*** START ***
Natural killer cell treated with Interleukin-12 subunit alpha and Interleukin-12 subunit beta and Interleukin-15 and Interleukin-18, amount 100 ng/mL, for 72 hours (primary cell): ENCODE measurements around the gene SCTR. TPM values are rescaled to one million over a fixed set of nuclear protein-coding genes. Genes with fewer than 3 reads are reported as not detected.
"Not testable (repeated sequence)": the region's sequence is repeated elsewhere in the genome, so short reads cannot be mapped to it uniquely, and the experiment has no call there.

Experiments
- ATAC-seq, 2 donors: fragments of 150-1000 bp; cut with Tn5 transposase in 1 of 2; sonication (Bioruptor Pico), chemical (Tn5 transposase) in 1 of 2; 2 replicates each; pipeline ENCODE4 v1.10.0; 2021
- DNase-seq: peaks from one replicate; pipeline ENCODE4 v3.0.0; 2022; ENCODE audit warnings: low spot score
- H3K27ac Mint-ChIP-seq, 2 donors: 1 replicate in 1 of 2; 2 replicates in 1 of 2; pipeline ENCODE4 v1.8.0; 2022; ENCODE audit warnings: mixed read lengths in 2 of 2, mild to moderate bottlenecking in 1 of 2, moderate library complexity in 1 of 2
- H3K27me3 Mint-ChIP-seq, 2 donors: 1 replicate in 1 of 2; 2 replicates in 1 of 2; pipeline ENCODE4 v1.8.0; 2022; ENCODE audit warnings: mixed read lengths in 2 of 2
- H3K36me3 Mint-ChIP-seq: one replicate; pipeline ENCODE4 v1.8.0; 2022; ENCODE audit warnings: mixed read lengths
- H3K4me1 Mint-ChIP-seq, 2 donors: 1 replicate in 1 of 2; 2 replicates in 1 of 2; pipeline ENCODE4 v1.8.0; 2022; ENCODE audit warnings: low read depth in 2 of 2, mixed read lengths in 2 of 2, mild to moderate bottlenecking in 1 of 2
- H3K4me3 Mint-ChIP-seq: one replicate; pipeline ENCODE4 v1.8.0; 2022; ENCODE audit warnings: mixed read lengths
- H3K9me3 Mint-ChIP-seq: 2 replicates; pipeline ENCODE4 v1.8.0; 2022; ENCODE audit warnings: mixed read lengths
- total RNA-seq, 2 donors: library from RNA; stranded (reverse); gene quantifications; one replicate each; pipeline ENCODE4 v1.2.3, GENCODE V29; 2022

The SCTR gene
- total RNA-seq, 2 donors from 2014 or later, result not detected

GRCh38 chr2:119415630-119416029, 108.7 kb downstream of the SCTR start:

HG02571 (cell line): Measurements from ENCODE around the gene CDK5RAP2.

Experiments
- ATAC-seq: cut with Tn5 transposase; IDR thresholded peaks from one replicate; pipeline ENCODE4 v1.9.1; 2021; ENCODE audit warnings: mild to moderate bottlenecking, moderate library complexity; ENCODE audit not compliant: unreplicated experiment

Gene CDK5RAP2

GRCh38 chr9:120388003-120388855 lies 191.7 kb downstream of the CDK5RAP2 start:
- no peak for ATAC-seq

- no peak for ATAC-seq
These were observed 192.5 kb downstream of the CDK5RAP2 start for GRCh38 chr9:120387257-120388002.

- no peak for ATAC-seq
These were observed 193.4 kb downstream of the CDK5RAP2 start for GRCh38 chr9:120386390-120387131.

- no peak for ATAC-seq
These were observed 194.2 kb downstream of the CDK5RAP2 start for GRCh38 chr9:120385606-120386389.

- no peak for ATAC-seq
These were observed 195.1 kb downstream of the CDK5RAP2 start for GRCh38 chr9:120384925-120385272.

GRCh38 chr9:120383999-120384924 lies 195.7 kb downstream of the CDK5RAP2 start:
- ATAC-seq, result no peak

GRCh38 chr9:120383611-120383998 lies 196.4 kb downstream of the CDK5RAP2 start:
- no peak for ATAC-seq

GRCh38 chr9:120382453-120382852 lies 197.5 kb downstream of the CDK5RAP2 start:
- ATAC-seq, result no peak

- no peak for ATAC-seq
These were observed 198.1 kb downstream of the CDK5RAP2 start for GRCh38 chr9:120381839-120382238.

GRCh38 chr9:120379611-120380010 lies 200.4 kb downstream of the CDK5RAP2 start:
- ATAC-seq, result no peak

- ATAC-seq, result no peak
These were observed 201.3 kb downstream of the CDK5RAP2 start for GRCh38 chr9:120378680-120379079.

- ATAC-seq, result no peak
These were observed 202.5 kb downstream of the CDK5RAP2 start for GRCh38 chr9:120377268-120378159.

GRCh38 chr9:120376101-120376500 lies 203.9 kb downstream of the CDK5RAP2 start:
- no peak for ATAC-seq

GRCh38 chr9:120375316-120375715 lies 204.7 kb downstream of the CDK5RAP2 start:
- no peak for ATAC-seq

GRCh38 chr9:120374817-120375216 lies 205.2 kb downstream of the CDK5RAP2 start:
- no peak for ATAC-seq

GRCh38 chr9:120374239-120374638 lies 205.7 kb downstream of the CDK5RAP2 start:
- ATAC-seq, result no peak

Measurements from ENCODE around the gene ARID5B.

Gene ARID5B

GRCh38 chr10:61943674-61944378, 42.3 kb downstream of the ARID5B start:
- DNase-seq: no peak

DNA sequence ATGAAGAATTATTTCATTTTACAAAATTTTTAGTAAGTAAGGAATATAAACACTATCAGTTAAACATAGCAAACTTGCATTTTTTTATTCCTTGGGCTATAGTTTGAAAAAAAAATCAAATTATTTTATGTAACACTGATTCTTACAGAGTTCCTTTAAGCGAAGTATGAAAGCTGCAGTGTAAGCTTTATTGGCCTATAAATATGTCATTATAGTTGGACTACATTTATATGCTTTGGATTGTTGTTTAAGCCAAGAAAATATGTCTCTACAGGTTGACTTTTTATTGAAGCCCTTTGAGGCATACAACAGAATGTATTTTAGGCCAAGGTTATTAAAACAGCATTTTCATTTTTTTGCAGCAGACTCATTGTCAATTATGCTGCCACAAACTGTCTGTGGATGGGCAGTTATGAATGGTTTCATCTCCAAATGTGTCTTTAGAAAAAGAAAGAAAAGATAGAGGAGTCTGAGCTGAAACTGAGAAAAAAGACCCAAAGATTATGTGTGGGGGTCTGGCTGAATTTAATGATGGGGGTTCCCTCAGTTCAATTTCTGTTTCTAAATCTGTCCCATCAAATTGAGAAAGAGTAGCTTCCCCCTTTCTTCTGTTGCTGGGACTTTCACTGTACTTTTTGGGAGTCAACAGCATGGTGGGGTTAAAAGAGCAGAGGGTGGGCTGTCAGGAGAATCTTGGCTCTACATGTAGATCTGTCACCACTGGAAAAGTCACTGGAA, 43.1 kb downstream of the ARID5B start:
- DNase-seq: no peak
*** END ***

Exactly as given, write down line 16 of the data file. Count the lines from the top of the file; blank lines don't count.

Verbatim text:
HG02571 (cell line): Measurements from ENCODE around the gene CDK5RAP2.